However what I see in this images is too much volume at the transition from the lower eyelid to the cheek skin. The treatment is a small modification of the treatment with Vitrase (hyaluronidase) to soften this ridge.  You may not see it as over fill but it is visually read as overfill.  

Kenneth D. Steinsapir, MD
Los Angeles Oculoplastic Surgeon
5.0 out of 5 stars 15 reviews

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Tyndall Effect

+2

It is most likely the tyndall effect from the product being too superficial.  This can be treated with hyaluronidase to "melt" the product or will eventually go away over time.

Steven Wallach, MD
Manhattan Plastic Surgeon
4.5 out of 5 stars 15 reviews

Tyndall effect following Restylane under eyes

+2

Your description is classic Tyndall effect. The "bluish" hue is the effect of light refraction through the skin layers hitting the injected product. Yes, Vitrase will help. I recommend against the "nick and squeeze" technique because of you will have a small scar, more swelling and ecchymosis. Time will also help improve.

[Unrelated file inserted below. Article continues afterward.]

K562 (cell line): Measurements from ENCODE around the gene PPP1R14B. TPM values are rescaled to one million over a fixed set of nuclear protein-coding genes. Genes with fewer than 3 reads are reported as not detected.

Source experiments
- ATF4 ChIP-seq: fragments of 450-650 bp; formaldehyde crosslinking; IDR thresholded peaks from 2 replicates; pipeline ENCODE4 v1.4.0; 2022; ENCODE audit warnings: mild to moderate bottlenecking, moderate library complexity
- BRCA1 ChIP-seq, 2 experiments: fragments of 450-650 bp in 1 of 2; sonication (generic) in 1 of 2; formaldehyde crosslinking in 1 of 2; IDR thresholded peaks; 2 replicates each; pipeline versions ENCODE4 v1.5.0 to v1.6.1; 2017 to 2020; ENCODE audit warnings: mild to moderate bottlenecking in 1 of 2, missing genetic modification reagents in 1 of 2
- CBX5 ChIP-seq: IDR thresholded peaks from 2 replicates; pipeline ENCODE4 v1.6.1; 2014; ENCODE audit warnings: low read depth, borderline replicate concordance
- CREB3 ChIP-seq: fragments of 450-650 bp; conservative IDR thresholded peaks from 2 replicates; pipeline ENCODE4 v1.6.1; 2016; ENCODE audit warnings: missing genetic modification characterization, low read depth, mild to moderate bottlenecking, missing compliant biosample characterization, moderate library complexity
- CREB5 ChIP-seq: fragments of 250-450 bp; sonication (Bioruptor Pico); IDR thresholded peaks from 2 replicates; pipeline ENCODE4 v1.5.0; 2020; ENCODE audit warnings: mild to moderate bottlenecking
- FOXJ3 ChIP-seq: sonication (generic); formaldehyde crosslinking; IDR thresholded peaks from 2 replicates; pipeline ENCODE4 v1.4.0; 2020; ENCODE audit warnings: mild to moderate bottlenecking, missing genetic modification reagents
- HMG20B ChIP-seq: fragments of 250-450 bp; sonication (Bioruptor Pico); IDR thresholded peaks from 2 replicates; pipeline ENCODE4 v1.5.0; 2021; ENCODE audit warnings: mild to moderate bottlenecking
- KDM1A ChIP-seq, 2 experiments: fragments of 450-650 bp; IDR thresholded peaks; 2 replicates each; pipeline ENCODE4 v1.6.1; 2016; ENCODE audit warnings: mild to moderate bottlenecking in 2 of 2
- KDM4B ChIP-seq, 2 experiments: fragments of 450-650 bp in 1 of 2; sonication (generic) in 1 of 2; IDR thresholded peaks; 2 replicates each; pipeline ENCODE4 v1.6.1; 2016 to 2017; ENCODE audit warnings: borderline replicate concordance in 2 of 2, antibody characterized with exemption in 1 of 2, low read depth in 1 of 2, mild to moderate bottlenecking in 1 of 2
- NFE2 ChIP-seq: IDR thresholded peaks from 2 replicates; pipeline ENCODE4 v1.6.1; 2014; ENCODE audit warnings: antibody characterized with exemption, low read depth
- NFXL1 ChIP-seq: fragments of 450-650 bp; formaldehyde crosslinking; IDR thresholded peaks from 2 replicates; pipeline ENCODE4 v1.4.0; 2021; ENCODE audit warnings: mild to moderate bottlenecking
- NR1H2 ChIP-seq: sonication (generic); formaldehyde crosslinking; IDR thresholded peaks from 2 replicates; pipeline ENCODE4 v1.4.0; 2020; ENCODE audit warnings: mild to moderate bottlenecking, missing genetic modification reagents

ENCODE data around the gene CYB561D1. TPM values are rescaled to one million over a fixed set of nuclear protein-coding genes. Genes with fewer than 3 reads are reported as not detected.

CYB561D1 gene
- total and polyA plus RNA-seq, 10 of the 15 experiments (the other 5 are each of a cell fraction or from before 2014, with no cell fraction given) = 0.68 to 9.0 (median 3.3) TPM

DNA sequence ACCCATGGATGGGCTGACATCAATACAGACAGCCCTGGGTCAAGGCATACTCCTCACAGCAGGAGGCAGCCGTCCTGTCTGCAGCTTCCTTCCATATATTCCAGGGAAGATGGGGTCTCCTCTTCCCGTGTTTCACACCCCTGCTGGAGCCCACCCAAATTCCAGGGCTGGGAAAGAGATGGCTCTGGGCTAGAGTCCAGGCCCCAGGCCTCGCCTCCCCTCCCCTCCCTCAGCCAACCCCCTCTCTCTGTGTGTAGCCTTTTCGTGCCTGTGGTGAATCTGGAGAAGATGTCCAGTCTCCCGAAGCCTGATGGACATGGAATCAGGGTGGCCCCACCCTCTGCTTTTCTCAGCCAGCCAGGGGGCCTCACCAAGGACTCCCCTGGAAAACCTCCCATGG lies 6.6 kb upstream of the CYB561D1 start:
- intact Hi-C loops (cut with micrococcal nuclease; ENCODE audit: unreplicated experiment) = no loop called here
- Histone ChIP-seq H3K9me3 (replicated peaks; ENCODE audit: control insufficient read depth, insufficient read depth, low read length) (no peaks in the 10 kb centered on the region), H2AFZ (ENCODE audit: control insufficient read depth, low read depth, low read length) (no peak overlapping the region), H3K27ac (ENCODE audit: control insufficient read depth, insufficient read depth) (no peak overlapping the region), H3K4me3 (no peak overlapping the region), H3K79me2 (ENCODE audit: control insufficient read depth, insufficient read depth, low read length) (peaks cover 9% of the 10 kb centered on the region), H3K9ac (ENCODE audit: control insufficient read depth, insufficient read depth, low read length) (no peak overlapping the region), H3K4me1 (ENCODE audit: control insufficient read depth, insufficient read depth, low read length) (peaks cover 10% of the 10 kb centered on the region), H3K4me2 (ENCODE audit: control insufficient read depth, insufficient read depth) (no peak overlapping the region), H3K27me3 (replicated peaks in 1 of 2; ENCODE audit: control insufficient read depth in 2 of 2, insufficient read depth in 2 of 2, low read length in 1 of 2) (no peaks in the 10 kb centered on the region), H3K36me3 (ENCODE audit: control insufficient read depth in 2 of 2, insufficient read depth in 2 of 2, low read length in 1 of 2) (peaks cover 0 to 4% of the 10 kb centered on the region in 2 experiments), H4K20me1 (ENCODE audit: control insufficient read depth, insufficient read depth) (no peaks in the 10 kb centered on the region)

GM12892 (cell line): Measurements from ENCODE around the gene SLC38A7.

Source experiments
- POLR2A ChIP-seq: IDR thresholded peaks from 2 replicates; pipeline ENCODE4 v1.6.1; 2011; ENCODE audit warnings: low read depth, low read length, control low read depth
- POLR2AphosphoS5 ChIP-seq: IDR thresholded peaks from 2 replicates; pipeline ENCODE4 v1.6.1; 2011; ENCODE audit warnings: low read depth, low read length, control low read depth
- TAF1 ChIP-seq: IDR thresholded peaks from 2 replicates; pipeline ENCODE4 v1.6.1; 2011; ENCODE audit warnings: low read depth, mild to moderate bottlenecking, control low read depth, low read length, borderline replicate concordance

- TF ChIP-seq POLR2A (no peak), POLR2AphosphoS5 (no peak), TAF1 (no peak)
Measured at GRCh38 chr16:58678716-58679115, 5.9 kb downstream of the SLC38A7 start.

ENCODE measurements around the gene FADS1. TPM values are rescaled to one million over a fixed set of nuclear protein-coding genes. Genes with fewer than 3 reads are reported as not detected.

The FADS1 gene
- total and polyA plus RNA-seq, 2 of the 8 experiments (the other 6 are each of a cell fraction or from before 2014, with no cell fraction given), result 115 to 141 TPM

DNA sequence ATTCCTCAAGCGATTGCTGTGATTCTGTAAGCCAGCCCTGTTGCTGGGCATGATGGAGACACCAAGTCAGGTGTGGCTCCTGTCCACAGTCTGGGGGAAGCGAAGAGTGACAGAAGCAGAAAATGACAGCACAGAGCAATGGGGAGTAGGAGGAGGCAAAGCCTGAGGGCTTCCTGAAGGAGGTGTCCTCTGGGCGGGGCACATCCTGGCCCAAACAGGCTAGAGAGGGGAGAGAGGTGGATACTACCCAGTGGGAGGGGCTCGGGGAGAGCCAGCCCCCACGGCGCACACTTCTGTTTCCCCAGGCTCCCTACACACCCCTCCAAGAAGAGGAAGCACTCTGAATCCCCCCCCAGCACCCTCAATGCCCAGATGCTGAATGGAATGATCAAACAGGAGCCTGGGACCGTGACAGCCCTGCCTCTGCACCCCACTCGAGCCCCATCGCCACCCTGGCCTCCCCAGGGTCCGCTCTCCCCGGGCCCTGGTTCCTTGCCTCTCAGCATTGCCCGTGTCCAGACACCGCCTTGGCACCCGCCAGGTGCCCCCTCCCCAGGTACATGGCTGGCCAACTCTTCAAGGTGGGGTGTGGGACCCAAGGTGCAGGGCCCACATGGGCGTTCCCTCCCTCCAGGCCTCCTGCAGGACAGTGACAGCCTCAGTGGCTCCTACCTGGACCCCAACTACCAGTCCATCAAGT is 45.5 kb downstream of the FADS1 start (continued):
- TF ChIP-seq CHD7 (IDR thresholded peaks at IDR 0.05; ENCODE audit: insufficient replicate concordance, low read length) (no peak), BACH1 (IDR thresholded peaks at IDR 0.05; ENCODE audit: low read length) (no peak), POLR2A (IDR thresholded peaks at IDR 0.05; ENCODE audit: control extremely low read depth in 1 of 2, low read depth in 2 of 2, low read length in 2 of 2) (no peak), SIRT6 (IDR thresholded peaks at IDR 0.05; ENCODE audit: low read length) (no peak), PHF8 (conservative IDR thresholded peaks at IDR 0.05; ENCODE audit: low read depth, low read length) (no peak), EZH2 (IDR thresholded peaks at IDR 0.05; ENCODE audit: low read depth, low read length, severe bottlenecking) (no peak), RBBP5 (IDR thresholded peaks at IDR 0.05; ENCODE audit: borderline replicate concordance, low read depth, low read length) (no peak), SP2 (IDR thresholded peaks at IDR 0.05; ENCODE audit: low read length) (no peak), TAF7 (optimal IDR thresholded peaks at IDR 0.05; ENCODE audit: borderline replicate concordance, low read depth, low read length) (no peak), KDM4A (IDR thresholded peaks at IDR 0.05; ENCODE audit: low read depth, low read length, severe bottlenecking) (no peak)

From MIAMI Dr. B

Darryl J. Blinski, MD
Miami Plastic Surgeon
4.5 out of 5 stars 61 reviews

High Chance it's Tyndall

+2

It's difficult to actually just make the diagnosis of Tyndall effect without actually seeing it, but from the history and the description of the location, there is a high chance that this is what is called the Tyndal effect. The Tyndall effect, also known as Tyndall scattering, is the scattering of light by colloidal particles or particles in suspension. In the field of cosmetic dermatology, it happens more or less exclusively with gels, especially hyaluronic acid especially if they are injected superficially.

The eye is the most common area where the the Tyndall effect occurs. This occurs on both material and technique. It occurs with any HA, though there have been more anecdotal reports with Restylane compared to Juvederm. It can also occur if the filler was not injected submuscularly.